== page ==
Netflix is adding yet another true crime docuseries to its already extensive roster. Murder Among the Mormons is a three-part production that explores the tragic 1985 bombings in Salt Lake City and the events that led up to that terrible day.
One of the most shocking crimes that rocked the Mormon community, the bombings were later found out to be related to a collection of rare, recently uncovered historical documents about Mormon history.
Among those documents was the now infamous letter known as the White Salamander Letter, which called into question the very foundations that Mormonism was built on.
But what exactly is the Salamander Letter from Murder Among the Mormons? Keep scrolling to learn more.
What is the Salamander Letter from 'Murder Among the Mormons'?
To understand the Salamander Letter and its implications for the Church of Jesus Christ of Latter-Day Saints, let’s take a quick look at the accepted history of Mormonism.
The orthodox history of the LDS Church states that their founder, Joseph Smith, was visited by the angel Moroni and told about the buried ancient records that would go on to become The Book of Mormon.
Now let’s fast forward to the 1980s when document dealer Mark Hofmann was one of the main characters working in the market for rare Mormon documents. Hofmann rose to fame in the Mormon community when he found several important, original documents that he sold to the LDS Church and to private collectors.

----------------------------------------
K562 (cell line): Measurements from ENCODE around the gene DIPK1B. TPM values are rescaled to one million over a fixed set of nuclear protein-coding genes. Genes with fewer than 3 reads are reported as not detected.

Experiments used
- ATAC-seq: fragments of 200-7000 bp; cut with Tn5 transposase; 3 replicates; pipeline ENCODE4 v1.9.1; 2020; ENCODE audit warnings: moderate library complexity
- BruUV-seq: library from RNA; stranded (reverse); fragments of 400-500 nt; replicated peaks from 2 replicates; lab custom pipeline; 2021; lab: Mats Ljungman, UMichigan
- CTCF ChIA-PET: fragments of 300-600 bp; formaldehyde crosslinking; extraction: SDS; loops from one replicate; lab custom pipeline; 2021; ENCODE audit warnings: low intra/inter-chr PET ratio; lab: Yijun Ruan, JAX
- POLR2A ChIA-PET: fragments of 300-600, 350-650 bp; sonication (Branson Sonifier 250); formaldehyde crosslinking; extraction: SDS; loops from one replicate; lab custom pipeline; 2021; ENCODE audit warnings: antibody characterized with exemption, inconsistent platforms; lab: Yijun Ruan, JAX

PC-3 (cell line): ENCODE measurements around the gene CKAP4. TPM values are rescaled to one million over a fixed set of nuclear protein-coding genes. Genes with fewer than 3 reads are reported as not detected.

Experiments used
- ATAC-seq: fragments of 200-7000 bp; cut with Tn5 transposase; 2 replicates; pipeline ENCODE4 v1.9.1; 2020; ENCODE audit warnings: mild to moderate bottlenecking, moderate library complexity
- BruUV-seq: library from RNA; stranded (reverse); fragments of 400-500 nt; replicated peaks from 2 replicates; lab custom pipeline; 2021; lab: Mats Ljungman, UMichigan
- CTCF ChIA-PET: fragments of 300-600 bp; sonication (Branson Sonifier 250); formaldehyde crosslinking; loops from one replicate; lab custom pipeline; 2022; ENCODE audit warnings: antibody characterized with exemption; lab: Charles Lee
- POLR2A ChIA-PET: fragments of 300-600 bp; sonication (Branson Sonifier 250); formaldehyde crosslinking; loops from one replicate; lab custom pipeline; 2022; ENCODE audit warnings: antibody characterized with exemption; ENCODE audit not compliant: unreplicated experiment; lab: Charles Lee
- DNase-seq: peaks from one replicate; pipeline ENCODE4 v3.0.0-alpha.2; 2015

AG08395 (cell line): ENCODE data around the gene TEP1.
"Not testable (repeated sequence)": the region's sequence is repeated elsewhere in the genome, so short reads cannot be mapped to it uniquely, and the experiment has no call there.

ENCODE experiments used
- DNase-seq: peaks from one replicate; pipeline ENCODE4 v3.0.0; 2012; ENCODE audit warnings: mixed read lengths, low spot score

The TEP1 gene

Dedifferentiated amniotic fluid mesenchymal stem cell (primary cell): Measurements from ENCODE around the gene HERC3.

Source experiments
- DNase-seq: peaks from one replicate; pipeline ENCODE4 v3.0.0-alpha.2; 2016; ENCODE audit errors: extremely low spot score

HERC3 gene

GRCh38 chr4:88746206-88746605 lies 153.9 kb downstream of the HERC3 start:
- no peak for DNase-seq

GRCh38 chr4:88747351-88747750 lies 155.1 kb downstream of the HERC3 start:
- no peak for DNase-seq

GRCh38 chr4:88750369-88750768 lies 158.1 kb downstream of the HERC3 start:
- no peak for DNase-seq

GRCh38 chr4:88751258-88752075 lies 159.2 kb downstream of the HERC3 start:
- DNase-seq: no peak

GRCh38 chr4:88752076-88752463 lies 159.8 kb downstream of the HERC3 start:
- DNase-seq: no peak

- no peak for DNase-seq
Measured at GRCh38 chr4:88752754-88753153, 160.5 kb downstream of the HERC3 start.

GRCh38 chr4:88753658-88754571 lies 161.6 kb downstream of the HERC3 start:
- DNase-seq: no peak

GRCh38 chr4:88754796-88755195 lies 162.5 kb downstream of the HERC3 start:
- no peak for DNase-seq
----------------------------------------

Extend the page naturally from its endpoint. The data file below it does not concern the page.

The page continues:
In 1984, Hofmann produced the Salamander Letter, which was written by Martin Harris to William W. Phelps and cast doubt on the official version of events about the founding of Mormonism.
In the letter, Harris connected the beginnings of Mormonism with folk magic and claimed that Joseph Smith’s spiritual experience was actually the result of traditional folk magic practices, which ran contrary to the official story of an angel showing Joseph the spiritual texts.
The letter also claimed that Joseph was at first prevented from retrieving the texts by a white salamander that transformed into an old spirit, which furthered the idea that the origins of Mormonism were steeped in traditional pagan magical practices.
The only problem with the letter was that document dealer Mark Hoffmann actually turned out to be a document forger. While he certainly appears to have come across some genuine documents in his time, most of Mark’s "findings" tended to be forgeries.
Naturally, the contents of the letter caused quite a stir among the Mormon community, as had been Hofmann's hope. He attempted to sell the letter to the LDS Church but eventually sold it to a private dealer who wanted to donate it to the church.
Hofmann might have gotten away with his scheme if he hadn’t continued with his grift.
He kept producing fake documents and ended up borrowing a lot of money through his contacts with the church. But everything fell apart when he was unable to produce a set of documents that he had borrowed money against, which threw Hofmann into a panic.
Struggling under the huge debt he owed, Hofmann made and sent homemade pipe bombs that killed two people in an attempt to distract the investigators who were closing on him for the forgeries. Hofmann eventually got caught when the third bomb went off prematurely and the police subsequently found out about his entire enterprise.
Hofmann would go on to plead guilty to the forgeries and murders and was sentenced to life in prison.
He’s currently still incarcerated at Central Utah Correctional Facility.